On the eve of the second enrollment period for health insurance under the Affordable Care Act, there is good news, bad news and still many unknowns about the federal law’s impact. In 2010, President Obama signed legislation, widely known as “Obamacare,” into law with the goal of improving access to health care for millions of Americans. State and federal officials began working toward that goal in earnest in October 2013, when Americans could begin signing up for health insurance, for the first time, on the marketplaces created by the law. But one year later, we don’t know exactly how many uninsured Americans signed up for health insurance and, more importantly, who is still without coverage. The good news: Rates of uninsured people have dropped in every state.
Two years after Chicago Mayor Rahm Emanuel shut down half of the city’s mental health clinics, the Mental Health Movement is charging that the city “is sabotaging its remaining services by refusing to serve people getting health benefits through the Affordable Care Act.” Tens of thousands of Chicagoans signed up for CountyCare, Cook County’s early rollout of ACA’s Medicaid expansion, but the city chose not to join the CountyCare network. A health department spokesman told the Tribune last month that current clients who enroll in Medicaid will be able to keep seeing their therapists. But a clinic staff member told me recently he’d been instructed not to accept CountyCare enrollees as new patients and to transfer patients who joined CountyCare to private providers. “The city is pushing people out and they’re not following up to see if they are getting care,” said N’Dana Carter of the MHM.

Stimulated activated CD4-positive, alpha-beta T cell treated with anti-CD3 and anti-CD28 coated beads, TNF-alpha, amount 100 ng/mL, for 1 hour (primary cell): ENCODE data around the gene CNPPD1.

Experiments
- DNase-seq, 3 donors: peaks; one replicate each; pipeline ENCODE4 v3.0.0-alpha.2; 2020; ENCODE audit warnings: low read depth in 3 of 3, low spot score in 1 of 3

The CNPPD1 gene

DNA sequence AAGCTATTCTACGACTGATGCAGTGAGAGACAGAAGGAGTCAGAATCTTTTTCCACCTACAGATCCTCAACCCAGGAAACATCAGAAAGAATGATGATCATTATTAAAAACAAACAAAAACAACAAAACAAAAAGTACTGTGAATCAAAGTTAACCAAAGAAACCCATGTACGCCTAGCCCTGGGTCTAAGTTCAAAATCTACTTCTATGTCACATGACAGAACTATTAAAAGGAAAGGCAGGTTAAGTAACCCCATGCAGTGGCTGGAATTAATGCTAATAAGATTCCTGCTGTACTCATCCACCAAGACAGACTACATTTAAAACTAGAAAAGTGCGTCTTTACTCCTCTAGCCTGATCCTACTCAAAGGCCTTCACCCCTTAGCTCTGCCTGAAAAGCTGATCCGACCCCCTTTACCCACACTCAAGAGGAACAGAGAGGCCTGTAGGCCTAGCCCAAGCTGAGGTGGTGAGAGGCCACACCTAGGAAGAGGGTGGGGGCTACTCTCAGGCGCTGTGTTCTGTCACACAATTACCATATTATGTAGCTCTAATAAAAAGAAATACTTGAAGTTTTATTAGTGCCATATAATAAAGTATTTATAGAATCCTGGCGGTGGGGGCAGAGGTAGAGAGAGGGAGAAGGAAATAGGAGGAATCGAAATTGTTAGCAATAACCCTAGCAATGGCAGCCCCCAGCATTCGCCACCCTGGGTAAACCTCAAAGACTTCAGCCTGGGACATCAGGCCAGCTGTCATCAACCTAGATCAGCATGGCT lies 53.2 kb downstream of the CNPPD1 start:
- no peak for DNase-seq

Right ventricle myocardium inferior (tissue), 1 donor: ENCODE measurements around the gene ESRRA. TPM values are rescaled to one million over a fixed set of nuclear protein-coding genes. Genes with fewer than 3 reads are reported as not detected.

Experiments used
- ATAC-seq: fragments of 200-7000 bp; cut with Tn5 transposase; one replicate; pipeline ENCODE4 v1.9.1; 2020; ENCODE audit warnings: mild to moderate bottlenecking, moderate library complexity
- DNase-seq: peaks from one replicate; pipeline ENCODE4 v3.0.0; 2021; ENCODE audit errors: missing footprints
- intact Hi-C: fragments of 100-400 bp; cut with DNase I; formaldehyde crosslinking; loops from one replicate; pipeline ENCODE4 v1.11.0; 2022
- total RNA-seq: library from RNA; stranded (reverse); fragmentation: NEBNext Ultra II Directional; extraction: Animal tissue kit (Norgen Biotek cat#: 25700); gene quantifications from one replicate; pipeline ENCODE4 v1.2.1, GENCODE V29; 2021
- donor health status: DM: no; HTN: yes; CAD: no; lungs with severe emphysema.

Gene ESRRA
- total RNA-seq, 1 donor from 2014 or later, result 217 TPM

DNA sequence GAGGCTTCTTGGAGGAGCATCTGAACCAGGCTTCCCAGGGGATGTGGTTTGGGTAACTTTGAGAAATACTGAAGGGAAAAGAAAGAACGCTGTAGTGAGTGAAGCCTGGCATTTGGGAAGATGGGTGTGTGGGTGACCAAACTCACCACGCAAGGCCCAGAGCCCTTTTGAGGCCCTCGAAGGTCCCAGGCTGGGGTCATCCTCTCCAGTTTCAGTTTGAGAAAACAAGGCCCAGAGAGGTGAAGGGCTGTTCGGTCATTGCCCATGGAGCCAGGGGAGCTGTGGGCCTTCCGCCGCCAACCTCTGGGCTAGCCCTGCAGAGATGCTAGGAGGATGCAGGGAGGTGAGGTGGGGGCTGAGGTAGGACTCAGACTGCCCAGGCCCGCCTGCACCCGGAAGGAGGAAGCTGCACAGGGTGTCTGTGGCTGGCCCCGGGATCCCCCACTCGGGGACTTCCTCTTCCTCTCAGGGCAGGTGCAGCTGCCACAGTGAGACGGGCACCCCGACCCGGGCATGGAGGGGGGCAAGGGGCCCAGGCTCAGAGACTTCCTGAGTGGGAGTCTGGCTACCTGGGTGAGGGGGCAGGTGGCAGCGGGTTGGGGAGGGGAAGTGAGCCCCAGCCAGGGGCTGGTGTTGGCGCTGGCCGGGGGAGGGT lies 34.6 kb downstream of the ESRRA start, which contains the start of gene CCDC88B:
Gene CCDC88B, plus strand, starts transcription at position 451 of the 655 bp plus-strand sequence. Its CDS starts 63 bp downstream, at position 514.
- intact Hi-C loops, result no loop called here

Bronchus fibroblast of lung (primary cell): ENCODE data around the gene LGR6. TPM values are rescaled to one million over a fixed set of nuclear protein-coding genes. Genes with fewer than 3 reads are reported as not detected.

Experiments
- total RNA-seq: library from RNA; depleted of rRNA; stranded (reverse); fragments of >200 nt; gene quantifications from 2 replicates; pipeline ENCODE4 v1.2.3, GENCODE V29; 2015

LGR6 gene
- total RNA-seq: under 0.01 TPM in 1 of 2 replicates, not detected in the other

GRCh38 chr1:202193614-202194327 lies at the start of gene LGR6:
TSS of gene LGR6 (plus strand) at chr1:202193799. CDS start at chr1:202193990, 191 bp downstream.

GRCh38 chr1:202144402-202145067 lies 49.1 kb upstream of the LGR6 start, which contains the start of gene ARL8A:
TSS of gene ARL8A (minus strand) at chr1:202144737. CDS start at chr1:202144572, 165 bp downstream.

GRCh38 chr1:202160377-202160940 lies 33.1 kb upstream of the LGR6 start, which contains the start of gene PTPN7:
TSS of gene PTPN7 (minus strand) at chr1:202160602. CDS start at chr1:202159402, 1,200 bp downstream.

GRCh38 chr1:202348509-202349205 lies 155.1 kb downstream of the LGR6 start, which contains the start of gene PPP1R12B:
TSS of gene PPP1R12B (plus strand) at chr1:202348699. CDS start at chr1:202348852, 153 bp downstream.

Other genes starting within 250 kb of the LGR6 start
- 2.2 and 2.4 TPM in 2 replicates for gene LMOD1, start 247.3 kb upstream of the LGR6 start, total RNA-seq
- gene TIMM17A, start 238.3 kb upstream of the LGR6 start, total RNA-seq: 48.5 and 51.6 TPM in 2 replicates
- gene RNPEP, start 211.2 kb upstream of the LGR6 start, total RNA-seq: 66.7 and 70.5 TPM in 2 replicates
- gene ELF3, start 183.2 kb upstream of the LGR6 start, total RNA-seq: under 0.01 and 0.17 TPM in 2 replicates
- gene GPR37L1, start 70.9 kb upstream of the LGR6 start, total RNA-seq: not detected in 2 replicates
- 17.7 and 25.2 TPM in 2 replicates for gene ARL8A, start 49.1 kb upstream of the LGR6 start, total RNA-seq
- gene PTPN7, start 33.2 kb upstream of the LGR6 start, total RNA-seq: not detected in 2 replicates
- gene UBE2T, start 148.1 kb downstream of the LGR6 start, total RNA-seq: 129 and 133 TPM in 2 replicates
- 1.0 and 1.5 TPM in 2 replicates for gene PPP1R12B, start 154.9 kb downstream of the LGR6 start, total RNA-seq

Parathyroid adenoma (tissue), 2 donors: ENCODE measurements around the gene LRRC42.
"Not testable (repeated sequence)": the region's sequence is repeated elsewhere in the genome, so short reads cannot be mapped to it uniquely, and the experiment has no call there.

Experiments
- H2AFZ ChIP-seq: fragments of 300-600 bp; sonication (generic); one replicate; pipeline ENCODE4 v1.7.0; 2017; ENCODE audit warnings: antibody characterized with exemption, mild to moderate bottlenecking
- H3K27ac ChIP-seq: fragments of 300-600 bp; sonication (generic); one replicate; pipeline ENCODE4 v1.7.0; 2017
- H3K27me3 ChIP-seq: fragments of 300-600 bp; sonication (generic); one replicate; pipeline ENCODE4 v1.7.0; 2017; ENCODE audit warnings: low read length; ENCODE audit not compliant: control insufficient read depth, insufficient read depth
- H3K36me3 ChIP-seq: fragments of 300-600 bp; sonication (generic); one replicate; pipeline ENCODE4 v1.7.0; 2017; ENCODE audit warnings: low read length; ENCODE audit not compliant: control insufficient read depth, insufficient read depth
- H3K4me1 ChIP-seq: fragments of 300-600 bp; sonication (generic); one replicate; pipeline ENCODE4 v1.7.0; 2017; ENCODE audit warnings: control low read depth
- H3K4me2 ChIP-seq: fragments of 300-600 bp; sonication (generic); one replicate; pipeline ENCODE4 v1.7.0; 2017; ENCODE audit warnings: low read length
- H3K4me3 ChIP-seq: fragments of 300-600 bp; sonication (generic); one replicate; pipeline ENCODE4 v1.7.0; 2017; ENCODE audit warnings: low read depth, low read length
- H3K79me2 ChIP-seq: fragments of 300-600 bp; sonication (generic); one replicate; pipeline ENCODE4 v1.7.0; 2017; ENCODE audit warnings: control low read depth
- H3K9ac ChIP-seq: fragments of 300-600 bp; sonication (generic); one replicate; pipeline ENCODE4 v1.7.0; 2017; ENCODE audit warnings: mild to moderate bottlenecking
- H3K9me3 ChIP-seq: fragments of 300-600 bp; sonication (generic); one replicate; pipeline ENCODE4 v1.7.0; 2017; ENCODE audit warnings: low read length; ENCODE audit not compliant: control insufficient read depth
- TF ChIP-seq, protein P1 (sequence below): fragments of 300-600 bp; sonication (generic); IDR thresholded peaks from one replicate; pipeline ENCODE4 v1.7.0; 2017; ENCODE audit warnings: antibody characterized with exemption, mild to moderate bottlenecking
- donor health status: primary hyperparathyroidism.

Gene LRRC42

Eight in 10 uninsured Latinos qualify for health care coverage under the Affordable Care Act, according to a new report from the U.S. Department of Health and Human Services. The Chicago metropolitan area has among the highest concentration of uninsured Latinos in the nation, with nearly six in 10. There are about 288,000 uninsured Latinos in the city. Many of these Latinos could have some type of coverage under the Medicaid expansion and the health insurance market, which started last month as part of the Affordable Care Act.
A third of uninsured Latinos — or about 3 million — are eligible for state-expanded Medicaid. Twenty-five states have opted out of the plan.